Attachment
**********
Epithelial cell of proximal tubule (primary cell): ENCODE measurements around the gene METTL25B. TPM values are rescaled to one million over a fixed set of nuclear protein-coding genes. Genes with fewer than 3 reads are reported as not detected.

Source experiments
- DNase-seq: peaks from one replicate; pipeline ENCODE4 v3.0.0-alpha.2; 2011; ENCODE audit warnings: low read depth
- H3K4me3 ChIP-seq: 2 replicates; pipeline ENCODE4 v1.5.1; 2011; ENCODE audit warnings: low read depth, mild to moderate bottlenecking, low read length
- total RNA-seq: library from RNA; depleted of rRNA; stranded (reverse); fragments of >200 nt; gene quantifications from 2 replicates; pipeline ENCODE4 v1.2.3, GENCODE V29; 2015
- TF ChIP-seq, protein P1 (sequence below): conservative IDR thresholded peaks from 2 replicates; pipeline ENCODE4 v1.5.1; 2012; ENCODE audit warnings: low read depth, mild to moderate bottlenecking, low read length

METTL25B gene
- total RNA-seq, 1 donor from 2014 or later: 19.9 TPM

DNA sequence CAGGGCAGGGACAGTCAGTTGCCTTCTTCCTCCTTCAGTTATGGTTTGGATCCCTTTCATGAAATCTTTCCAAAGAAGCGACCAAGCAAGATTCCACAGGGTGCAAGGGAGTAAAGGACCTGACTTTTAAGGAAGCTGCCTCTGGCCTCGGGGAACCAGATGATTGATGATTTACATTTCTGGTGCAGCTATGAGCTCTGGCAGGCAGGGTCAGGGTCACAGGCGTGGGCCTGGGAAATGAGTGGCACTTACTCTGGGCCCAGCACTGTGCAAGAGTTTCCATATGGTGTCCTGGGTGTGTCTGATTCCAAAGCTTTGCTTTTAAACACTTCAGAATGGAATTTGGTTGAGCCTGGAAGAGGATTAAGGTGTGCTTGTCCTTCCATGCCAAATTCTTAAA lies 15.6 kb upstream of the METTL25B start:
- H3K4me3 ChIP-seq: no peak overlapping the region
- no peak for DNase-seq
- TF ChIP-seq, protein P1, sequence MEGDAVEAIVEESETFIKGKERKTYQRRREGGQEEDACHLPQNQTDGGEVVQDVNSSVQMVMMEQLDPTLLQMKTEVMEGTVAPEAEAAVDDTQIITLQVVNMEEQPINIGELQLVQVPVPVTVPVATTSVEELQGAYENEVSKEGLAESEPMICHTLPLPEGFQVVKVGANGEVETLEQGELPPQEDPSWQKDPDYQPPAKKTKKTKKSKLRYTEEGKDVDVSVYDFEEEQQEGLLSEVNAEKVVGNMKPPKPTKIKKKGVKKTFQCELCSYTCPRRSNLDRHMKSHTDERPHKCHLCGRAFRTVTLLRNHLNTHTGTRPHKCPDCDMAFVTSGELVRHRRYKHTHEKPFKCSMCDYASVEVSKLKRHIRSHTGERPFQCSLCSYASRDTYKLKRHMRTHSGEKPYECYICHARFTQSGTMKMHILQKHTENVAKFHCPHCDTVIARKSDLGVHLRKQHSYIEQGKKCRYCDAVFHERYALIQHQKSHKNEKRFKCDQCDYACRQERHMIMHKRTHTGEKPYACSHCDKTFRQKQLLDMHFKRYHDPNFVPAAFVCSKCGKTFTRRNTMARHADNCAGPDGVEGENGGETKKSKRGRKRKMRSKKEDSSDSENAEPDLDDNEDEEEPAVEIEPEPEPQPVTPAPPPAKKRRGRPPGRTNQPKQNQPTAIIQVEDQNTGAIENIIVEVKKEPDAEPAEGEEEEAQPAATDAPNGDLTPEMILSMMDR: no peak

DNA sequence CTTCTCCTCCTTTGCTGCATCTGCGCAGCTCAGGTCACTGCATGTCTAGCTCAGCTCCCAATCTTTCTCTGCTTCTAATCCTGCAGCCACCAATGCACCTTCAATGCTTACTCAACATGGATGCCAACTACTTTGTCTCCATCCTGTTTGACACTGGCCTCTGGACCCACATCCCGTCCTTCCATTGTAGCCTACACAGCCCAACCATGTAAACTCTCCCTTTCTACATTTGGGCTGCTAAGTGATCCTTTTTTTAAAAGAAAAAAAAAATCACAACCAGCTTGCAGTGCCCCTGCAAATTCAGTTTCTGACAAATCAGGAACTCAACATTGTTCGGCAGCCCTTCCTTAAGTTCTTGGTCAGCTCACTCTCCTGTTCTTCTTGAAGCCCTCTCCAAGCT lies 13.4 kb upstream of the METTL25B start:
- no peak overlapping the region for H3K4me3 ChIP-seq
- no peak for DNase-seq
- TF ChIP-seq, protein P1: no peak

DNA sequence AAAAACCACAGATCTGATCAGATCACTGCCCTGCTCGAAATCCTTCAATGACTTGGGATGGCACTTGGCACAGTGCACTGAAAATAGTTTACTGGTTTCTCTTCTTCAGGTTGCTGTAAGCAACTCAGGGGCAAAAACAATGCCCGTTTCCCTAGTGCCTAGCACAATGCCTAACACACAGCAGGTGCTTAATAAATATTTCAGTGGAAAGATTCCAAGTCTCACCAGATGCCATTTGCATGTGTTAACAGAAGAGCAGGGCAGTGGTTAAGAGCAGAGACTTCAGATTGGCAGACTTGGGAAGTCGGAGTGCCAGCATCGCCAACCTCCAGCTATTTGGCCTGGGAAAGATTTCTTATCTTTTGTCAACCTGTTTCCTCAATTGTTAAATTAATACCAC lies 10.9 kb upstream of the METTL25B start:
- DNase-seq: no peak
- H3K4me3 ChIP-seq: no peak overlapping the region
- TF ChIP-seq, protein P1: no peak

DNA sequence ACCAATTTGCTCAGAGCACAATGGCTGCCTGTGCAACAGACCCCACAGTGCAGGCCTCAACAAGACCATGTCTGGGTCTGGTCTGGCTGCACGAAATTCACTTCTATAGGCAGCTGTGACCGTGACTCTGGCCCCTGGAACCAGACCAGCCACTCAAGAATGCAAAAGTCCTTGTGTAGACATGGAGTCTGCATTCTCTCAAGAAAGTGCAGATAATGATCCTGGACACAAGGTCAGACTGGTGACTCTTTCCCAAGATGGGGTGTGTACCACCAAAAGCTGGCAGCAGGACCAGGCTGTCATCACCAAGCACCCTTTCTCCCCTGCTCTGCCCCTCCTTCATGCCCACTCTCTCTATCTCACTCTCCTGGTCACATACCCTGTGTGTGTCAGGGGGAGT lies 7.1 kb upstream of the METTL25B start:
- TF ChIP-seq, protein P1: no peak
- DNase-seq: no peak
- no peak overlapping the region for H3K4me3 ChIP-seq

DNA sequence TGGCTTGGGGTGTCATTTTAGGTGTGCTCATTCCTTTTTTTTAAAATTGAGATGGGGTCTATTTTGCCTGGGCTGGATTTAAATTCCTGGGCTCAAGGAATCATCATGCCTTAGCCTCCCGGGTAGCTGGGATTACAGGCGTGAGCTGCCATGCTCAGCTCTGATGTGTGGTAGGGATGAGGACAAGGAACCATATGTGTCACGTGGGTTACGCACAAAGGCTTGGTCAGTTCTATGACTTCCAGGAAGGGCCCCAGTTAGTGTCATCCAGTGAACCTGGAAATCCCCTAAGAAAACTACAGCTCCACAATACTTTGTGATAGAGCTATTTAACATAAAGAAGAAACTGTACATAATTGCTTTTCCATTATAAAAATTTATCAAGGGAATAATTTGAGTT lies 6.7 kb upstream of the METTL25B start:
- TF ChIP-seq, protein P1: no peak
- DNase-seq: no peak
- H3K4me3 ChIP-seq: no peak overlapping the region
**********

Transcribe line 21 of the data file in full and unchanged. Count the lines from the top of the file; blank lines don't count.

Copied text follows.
DNA sequence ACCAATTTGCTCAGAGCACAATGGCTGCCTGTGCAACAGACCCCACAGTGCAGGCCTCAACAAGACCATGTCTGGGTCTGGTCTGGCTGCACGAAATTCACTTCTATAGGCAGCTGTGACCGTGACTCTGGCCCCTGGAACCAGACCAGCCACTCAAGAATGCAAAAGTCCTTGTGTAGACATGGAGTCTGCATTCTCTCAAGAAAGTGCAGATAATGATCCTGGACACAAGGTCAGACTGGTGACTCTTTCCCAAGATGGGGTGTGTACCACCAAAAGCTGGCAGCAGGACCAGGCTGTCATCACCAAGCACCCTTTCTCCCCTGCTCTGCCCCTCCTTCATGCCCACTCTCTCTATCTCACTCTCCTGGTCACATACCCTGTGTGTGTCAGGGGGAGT lies 7.1 kb upstream of the METTL25B start: